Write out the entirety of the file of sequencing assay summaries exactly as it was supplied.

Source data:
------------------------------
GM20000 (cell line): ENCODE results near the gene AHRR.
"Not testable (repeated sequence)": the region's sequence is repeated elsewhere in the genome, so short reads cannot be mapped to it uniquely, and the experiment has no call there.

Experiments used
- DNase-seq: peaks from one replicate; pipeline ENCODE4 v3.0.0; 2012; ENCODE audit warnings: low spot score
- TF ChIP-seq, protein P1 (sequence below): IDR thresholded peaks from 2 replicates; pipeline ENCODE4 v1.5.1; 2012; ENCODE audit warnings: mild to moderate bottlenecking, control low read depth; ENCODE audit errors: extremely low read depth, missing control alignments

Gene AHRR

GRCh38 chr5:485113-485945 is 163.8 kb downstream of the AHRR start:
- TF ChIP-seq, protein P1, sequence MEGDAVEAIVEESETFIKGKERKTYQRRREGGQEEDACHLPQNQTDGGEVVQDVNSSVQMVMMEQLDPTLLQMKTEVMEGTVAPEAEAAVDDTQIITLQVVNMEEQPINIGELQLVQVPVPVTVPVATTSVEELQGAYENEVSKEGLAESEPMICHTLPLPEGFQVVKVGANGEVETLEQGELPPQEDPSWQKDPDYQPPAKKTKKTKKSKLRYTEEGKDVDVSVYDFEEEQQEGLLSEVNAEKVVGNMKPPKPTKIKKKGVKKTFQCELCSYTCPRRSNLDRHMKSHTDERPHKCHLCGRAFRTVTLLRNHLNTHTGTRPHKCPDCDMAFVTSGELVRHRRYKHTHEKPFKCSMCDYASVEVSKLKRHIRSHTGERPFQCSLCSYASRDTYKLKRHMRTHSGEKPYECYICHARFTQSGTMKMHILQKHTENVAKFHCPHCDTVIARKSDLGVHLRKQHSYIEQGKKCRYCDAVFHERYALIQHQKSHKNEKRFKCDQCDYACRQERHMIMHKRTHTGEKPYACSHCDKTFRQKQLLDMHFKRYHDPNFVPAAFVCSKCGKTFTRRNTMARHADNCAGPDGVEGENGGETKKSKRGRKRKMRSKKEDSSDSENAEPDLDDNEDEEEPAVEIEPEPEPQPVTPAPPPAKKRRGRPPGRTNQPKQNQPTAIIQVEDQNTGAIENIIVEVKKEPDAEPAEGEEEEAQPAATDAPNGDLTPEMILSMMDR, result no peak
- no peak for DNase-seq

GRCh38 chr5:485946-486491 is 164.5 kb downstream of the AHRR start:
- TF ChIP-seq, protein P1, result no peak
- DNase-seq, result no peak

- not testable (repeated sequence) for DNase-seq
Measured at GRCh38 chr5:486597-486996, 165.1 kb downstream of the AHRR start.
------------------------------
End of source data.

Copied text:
GM20000 (cell line): ENCODE results near the gene AHRR.
"Not testable (repeated sequence)": the region's sequence is repeated elsewhere in the genome, so short reads cannot be mapped to it uniquely, and the experiment has no call there.

Experiments used
- DNase-seq: peaks from one replicate; pipeline ENCODE4 v3.0.0; 2012; ENCODE audit warnings: low spot score
- TF ChIP-seq, protein P1 (sequence below): IDR thresholded peaks from 2 replicates; pipeline ENCODE4 v1.5.1; 2012; ENCODE audit warnings: mild to moderate bottlenecking, control low read depth; ENCODE audit errors: extremely low read depth, missing control alignments

Gene AHRR

GRCh38 chr5:485113-485945 is 163.8 kb downstream of the AHRR start:
- TF ChIP-seq, protein P1, sequence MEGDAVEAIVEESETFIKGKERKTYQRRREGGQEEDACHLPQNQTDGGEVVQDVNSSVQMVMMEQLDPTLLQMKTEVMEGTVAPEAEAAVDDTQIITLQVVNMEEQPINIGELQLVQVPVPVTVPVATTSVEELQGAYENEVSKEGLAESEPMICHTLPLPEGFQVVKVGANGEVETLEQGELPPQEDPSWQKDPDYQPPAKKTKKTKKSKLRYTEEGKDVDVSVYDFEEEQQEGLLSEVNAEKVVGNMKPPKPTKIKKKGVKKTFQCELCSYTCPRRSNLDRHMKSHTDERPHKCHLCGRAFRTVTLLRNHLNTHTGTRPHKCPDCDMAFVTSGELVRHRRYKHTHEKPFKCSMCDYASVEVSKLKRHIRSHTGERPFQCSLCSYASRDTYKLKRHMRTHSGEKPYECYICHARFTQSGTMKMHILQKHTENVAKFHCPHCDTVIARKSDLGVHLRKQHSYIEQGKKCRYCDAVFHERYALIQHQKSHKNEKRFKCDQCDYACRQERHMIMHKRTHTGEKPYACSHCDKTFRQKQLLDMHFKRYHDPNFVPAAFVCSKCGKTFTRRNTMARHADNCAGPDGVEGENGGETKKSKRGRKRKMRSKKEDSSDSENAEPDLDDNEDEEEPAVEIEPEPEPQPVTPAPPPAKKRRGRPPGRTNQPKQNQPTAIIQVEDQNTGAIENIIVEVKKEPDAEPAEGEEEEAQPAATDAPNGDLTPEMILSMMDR, result no peak
- no peak for DNase-seq

GRCh38 chr5:485946-486491 is 164.5 kb downstream of the AHRR start:
- TF ChIP-seq, protein P1, result no peak
- DNase-seq, result no peak

- not testable (repeated sequence) for DNase-seq
Measured at GRCh38 chr5:486597-486996, 165.1 kb downstream of the AHRR start.